Date of Award

Fall 2012

Degree Type

Dissertation

Degree Name

Doctor of Philosophy (PhD)

Department

History

Supervisor

Megan Armstrong

Co-Supervisor

Bernice Kaczynski

Language

English

Committee Member

Virginia Aksan

Abstract

This work is a local study of charity in seventeenth-century Marseilles. Civic councillors, inspired by the dévot movement, were the chief agents of charitable poor relief. Responding to external political pressures from the Bourbon monarchy and religious inspiration from within the community, charity became a facet of local political authority and a vehicle of social moral reform. The collective purpose of the newly emerging specialized asylums was to mould orderly and spiritually orthodox members of society. In light of the city’s ongoing hopes for civic autonomy and its unwavering commitment to Catholicism, the desire for citizen-virtue crystallizes as a struggle for distinctly Marseillais identity. My study emphasizes not the ‘enfermement’ but the concept of ‘charity’ as the central concept in treatment of the poor. The asylums were ‘rehabilitative’ rather than purely punitive. In showing charity as a mechanism of social reform – tailored to each group’s material, moral and spiritual lowliness and to the threat they allegedly posed – the study implicitly unveils the exclusionary aspects of the social mosaic.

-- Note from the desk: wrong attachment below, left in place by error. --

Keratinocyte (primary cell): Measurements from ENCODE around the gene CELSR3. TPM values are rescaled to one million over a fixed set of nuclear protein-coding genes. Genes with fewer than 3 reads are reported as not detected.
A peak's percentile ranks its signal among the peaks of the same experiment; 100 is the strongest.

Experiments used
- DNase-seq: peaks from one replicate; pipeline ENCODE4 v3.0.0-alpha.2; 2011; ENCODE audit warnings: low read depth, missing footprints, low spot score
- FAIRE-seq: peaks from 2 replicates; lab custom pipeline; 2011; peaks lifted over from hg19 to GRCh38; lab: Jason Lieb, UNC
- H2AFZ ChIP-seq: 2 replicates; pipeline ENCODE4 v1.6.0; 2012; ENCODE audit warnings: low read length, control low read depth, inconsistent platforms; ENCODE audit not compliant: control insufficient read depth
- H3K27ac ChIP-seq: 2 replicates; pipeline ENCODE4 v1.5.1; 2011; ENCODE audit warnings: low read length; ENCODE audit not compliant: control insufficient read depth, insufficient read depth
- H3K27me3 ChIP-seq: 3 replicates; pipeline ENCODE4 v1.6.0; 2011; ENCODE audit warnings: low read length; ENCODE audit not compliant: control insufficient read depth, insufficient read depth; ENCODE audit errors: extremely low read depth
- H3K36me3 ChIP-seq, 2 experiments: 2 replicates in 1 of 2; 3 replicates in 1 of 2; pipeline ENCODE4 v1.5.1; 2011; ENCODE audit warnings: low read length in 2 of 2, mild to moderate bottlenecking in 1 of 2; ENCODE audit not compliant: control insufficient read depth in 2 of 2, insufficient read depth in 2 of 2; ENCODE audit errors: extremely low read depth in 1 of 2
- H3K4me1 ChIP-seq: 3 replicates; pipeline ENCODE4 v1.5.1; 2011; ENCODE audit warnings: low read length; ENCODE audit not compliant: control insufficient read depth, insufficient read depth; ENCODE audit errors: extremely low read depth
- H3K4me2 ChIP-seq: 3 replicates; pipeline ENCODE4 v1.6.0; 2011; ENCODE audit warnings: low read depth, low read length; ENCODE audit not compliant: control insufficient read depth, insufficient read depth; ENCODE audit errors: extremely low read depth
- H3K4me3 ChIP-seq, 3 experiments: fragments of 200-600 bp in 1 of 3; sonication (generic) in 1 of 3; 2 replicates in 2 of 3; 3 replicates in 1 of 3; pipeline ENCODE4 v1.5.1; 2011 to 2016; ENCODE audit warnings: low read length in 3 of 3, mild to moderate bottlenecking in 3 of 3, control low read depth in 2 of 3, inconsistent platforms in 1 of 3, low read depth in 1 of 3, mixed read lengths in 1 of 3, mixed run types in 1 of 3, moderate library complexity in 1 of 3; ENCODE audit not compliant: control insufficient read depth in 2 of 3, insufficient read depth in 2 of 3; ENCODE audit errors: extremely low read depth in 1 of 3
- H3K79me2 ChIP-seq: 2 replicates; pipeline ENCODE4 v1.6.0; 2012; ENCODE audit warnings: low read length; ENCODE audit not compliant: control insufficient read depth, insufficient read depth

McMaster University Library

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